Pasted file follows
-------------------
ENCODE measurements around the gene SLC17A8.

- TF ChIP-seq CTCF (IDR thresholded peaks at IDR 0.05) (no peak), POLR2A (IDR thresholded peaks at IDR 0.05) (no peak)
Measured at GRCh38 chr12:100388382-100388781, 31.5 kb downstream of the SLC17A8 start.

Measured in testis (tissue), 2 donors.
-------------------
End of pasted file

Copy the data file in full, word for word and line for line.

ENCODE measurements around the gene SLC17A8.

- TF ChIP-seq CTCF (IDR thresholded peaks at IDR 0.05) (no peak), POLR2A (IDR thresholded peaks at IDR 0.05) (no peak)
Measured at GRCh38 chr12:100388382-100388781, 31.5 kb downstream of the SLC17A8 start.

Measured in testis (tissue), 2 donors.